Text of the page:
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MISSOULA RIDE GUIDE
Missoula's an amazing place to ride, but with a high density of trails and a notorious lack of signage, it can be tough to find your way. This guide will make sure you find what you're looking for.
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The Rattlesnake National Recreation Area, lying directly north of town, is what most people think of when they think of mountain biking in Missoula. A wilderness feel, smooth singletrack, and, it's close enough to ride from downtown.
The Rattlesnake NRA was created by the same act of Congress that created the Rattlesnake Wilderness just to the north. While mostly known for smooth trails, Overlook and the Stuart Peak Trail/Upper Spring Gulch have some fun, steeper technical sections. Sawmill Gulch is where you'll find some mellower riding and gentler grades, and on your way back from there make sure not to miss a lap on Ewok, which parallels Sawmill Gulch Road.
Dogs are not allowed in Sawmill Gulch (Fenceline) year-round, but during the summer season dogs are allowed in most other areas. Check the signs at the trailhead.
Marshall Mountain lies just east of the Rattlesnake, NE of Missoula. Head to East Missoula and then up into the hills.
MTB Missoula has built 6 miles of trail there since 2016, including two bike-only, downhill-only tracks: Bjorn Again and the Hello Kitty flow trail.
Because the old ski area base is private property, access this spot from the green gate at the lower Marshall Trailhead. You'll find a sign with clear instructions on how to get up there. It's about a 35 min pedal up the road.
Once you get to the trails, maps in 4 locations help you navigate. Make sure to take a few warm up laps on the jump line, "Little Huck". It's right in the middle of the property near the old rope tow hut. The best thing about Marshall is that it's really easy to spin a bunch of laps once you're up there.
Marshall is MTB Missoula's laboratory for proving that progressive trail management concepts can work in Missoula - and it's all a product of our strong relationship with Five Valleys Land Trust, who own the land. If you like the trails here, consider supporting their work as well as ours.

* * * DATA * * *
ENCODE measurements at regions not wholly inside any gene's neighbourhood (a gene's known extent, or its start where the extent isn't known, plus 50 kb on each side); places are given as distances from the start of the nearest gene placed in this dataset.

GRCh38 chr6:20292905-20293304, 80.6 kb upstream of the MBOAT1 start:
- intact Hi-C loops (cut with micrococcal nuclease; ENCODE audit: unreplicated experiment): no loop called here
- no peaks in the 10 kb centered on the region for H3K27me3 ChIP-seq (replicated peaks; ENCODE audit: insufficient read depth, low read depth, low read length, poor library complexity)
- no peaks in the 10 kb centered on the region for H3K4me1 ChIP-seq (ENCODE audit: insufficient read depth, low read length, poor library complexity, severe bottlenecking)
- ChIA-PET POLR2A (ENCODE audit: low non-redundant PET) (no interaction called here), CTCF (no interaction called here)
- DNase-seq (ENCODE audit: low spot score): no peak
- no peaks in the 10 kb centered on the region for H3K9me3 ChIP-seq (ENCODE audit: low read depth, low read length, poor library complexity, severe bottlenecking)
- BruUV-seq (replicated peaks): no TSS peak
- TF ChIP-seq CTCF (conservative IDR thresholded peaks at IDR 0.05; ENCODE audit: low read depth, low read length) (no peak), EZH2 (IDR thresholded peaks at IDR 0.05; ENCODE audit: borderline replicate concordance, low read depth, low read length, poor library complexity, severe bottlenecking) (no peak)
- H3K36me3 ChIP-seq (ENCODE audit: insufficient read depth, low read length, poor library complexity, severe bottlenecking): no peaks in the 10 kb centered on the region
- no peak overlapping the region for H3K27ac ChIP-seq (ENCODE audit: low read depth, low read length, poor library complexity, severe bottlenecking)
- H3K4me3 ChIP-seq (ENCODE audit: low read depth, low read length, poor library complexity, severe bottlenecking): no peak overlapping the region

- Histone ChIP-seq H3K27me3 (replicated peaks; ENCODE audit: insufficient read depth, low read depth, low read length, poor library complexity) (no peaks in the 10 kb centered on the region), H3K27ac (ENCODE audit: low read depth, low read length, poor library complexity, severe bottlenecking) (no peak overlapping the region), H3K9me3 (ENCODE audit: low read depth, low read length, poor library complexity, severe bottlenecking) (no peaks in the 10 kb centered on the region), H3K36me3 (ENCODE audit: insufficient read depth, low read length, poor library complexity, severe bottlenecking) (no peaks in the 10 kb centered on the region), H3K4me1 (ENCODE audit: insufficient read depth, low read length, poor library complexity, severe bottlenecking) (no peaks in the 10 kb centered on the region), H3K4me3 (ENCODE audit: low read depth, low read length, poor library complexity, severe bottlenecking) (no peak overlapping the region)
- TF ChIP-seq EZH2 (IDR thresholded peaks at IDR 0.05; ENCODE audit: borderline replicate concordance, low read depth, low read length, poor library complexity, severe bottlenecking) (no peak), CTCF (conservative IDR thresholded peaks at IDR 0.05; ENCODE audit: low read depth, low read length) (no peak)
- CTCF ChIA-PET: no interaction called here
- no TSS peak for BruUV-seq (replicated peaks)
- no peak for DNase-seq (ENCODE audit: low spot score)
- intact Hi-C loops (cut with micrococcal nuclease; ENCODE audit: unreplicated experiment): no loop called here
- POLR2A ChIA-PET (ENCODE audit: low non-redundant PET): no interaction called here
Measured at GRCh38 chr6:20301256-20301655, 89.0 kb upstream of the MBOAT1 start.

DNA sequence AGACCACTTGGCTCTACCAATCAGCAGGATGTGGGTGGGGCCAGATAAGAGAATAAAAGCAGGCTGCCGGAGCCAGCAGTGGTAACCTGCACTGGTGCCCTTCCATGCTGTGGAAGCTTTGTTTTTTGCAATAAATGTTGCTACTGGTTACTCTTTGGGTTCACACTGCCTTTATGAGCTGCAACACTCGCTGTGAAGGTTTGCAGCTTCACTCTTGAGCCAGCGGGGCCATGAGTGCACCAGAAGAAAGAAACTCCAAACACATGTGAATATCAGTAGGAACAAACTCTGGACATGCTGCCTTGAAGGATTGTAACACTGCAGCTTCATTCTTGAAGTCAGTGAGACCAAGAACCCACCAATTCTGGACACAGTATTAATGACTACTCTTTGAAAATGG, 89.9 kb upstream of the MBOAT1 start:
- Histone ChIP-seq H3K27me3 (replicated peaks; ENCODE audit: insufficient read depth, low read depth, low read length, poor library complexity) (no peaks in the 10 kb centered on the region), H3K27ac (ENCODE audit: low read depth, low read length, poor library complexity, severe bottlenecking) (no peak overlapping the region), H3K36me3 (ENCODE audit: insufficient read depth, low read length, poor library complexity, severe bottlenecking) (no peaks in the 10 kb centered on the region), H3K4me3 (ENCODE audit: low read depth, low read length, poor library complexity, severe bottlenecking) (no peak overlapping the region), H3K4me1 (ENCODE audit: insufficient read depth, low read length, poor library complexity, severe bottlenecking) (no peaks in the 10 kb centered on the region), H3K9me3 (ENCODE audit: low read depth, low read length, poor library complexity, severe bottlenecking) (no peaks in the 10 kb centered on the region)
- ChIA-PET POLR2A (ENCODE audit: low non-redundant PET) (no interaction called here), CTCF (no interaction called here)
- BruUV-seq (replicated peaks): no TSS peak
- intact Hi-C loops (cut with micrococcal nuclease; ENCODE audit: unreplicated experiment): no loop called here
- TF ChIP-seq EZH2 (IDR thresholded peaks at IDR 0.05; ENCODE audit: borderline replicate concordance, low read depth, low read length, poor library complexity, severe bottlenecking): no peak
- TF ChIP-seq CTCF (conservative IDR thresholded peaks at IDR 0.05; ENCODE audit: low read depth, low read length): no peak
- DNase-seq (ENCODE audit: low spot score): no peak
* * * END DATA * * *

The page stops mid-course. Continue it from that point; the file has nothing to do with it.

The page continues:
On the southeast corner of town, Pattee is the closest place to ride from downtown or the University. The MoZ (say Mow-zee) trail leaves from the south edge of campus at the Maurice Ave Trailhead. It's also the first trail to melt out in the spring, so you'll find the dirt-starved locals doing laps on it in February or March.
Continuing up the MoZ takes you around the corner of Mt. Sentinel, the "M" mountain, and up into Crazy Canyon on Crooked Trail. From here, you can access the Sam Braxton area, head up toward Mt. Sentinel, or for the very ambitious, take the logging road up to University Peak.
Pattee will also form the NE corner of the Dean Stone project, in the future.
About halfway to Lolo, Blue Mountain sits on the south end of the Missoula Valley. Blue Mountain is notable for being home to much rockier trails than the other nearby areas. Motorized use in some areas means the trails are often bermed and definitely technical. It's a fun place to ride.
The Blue Mountain Sampler is a great mix of the closer trails- some narrower non-motorized front side trails, and some of the faster, rougher back side moto trails.
For a technical challenge, look to Deadman's ridge. In the summer season, you can shuttle to nearly the top of the trail. It's a moto hillclimb, so watch out for uphill trail users, but that also means it's the steepest, rockiest piece of dirt around.
If riding for a whole day with only a slight chance of encountering another human is your thing, Missoula is a great place to be. This list contains rides within a 1.5 - 2 hour drive (some much shorter) that will provide a wild and rugged experience.
Those stunning photos that fill this site? All taken on these rides.
These rides put you in remote areas, where EMS response is limited and slow. Keep that in mind, and be prepared. A lot of trees fall down in this part of the world, and a lot of bears live here too, and you never know which one is around the next corner.
So many trees fall down each winter -- about 400 on an average year on just the Sheep Mountain trails, for example -- that it takes a dedicated effort by the Forest Service and user groups like MTB Missoula to keep these trails open. Without MTBM's dedicated volunteer sawyers, Sheep Mountain would only be cleared once every 3 to 5 years. We think that's not enough! Consider packing a folding handsaw when you ride, or coming along on one of our volunteer days.
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